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Susan Delacourt's Shopping for Votes is a Finalist for the 2014 John W. Dafoe Book Prize!

Susan Delacourt's Shopping for Votes is a Finalist for the 2014 John W. Dafoe Book Prize!

April 2014

Congratulations to Susan Delacourt, whose fifth book engaged with Canadian politics, Shopping for Votes (Douglas & McIntyre, $32.95), is a finalist for the 2014 John W. Dafoe Book Prize. The prize is awarded to the best book on “Canada, Canadians and/or Canada’s place in the world.”

The winner will be announced in mid-April and the award presented at the J.W. Dafoe Foundation’s Annual Book Prize Dinner, held in Winnipeg in May. The winner will receive CAD $10,000.

Shopping for Votes evolved from the decades of experience Delacourt accrued in the world of political journalism. The changes in how political parties relate to voters, borrowing increasingly from the world of marketing language and methodologies, inspired the author to consider the impact this is having on voters and politicians. This book is an invitation to Canadians, to step into the shopping-mall of politics, where ideas and people are bought and sold, using many of the same techniques of the marketplace. You may never look at a political ad -- or a politician -- the same way again.

Delacourt’s book is not a one-sided polemic, but rather an investigative look at how politics in Canada in general have been co-opted by marketing.

SUSAN DELACOURT is a writer with the Toronto Star, covering federal politics for 25 years, as a reporter, bureau chief and columnist with the major national newspapers. Shopping For Votes is Delacourt’s fifth book and also her largest one, in time span and scope, as she shares with readers how Canadian political culture has changed to match the consumerist boom of the past half-century.

With her own front-row seat to current events all these years, Delacourt has seen a big shift in the national conversation. The great constitutional debates of the 1980s and 1990s -- subject of her first book, United We Fall -- have been replaced by conversations about value for the “taxpayer” and “Tim Hortons voters.” Though not a frequent denizen of donut shops or the malls, this book is Delacourt’s update on her own political-science education, which began at Western University and has taken her all over the country. Along the way, she also wrote books about three Liberal politicians: Paul Martin (Juggernaut); the late MP Shaughnessy Cohen (Shaughnessy) and her most recent eRead for the Star on Justin Trudeau’s Liberal leadership campaign.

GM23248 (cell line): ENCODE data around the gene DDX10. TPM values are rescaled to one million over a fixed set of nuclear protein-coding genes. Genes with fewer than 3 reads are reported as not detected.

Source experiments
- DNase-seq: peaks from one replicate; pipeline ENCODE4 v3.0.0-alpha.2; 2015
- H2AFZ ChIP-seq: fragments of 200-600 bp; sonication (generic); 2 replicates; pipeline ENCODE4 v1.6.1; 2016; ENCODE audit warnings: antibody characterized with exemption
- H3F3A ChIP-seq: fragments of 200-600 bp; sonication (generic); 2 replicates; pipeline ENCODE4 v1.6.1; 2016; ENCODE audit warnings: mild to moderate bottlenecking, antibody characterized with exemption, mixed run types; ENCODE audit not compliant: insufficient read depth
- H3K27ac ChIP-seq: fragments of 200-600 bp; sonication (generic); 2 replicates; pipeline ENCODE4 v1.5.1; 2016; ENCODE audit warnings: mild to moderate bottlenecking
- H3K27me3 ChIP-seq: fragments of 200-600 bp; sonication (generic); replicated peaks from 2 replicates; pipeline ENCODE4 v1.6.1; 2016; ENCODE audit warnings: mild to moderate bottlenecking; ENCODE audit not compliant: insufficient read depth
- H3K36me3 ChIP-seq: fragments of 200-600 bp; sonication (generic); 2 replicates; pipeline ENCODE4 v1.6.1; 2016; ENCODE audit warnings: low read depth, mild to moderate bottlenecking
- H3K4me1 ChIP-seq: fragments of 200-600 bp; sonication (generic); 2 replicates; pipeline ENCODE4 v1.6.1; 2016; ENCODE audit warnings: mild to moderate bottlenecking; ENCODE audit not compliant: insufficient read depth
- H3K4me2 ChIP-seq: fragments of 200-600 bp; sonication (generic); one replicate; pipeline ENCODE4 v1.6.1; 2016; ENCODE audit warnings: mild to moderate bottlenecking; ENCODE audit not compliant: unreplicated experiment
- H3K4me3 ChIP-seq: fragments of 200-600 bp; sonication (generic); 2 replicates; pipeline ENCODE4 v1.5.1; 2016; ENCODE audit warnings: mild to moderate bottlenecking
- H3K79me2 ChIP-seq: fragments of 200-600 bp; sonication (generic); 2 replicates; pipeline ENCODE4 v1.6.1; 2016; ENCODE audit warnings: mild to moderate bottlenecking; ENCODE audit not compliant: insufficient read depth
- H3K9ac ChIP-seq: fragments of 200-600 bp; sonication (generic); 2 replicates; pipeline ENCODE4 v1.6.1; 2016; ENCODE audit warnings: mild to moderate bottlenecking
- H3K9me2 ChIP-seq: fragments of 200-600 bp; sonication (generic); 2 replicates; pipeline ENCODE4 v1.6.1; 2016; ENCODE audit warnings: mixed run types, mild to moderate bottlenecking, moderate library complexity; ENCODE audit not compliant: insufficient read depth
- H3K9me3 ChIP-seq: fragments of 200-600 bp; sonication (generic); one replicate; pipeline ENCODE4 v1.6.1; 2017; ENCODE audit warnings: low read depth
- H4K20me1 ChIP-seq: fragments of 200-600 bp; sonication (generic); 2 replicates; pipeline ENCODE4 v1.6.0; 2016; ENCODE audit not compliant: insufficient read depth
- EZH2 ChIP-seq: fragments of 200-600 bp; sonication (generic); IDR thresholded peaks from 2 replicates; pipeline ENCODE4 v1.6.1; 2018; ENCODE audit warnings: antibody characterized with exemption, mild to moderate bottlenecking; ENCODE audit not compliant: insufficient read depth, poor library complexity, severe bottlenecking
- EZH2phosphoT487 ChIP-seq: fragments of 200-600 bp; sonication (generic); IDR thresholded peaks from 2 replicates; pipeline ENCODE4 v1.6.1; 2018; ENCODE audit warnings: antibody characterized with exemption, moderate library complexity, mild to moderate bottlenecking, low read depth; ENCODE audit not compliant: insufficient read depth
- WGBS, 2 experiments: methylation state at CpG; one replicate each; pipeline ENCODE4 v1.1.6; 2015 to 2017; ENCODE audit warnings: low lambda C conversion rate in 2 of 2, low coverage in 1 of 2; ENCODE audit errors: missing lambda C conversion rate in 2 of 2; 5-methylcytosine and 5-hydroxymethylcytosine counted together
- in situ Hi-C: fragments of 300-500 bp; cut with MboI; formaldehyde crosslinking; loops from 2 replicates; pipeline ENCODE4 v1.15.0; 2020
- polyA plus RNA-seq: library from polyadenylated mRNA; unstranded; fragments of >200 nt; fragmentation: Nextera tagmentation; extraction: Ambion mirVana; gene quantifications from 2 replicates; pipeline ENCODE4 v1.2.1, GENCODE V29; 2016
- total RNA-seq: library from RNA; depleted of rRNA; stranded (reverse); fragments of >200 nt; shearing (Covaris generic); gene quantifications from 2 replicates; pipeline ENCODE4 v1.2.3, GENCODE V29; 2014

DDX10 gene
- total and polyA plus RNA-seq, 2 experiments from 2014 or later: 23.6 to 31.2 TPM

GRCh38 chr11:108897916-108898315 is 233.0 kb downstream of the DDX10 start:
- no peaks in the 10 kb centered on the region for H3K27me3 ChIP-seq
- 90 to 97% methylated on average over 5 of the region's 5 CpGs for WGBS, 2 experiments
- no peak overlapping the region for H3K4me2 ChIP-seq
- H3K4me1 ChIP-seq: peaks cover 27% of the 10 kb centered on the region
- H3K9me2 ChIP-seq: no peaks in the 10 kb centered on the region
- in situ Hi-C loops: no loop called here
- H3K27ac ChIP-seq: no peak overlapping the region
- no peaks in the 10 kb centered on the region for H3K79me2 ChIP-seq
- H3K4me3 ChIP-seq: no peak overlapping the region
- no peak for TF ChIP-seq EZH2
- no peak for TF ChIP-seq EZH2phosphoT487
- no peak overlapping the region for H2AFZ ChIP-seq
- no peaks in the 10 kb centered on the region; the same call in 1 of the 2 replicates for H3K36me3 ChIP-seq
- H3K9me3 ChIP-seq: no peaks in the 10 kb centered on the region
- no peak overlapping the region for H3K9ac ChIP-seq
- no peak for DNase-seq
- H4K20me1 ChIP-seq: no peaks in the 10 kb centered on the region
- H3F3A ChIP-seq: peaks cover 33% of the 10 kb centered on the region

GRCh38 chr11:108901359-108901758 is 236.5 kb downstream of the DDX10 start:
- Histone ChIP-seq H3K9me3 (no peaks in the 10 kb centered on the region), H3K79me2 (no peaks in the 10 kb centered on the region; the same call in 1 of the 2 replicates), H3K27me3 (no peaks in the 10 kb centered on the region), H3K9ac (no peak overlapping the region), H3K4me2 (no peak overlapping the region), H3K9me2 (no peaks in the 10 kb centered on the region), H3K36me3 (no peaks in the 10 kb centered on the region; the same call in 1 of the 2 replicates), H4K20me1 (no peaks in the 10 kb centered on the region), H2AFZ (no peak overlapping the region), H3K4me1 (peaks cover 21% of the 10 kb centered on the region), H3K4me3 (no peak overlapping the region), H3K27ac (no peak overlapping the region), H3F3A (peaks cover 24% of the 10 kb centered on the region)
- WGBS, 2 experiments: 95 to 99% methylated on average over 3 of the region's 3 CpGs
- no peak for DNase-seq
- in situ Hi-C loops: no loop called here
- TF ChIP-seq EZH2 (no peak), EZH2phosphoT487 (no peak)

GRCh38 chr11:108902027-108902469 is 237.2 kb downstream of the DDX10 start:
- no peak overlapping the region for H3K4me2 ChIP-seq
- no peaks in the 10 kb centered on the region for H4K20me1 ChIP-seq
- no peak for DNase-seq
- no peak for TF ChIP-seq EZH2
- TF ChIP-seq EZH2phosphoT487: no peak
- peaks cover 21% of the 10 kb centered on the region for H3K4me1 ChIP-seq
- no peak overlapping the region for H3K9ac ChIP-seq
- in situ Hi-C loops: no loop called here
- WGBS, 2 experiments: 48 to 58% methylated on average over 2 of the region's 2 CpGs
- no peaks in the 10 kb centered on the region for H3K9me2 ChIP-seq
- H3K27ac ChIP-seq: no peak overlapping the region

Delacourt is a regular commentator on CTV and CBC, honoured in 2011 with the Charles Lynch award for career-long achievement in political journalism. She has also been a finalist in the national newspaper and national magazine awards, and The Globe and Mail gave her its best-writer prize for her work on the national-unity saga of the 1990s. In 2014 she won the prestigious Hyman Solomon Award for Excellence in Public Policy Journalism.

The five nominees for the 2014 John W. Dafoe Book Prize are:

Susan Delacourt. Shopping for Votes: How Politicians Choose Us and We Choose Them. Madeira Park, B.C: Douglas & McIntyre P. Whitney Lackenbauer. The Canadian Rangers: A Living History. Vancouver: University of British Columbia Press David O’Keefe. One Day in August: The Untold Story Behind Canada’s Tragedy at Dieppe. Toronto: Alfred A. Knopf Canada John L. Riley. The Once and Future Great Lakes Country: An Ecological History. Montreal & Kingston: McGill-Queen’s University Press Paul Wells. The Longer I’m Prime Minister: Stephen Harper and Canada 2006-. Toronto: Random House.

The book prize memorializes John Wesley Dafoe, one of the most significant Canadian editors of the 20th century. It is one of the richest book awards for non-fiction excellence about Canada, Canadians and the Canadian nation in international affairs. In his tenure at the Manitoba Free Press, later renamed the Winnipeg Free Press, from 1901-1944, Dafoe was known for his advocacy of western development, free trade, and national independence. His case for adoption by Britain of the Statute of Westminster in 1931 advanced the severance of formal ties with Empire and created the eight dominions, which became the nucleus of the present 54-nation Commonwealth.

Read more about Shopping for Votes >>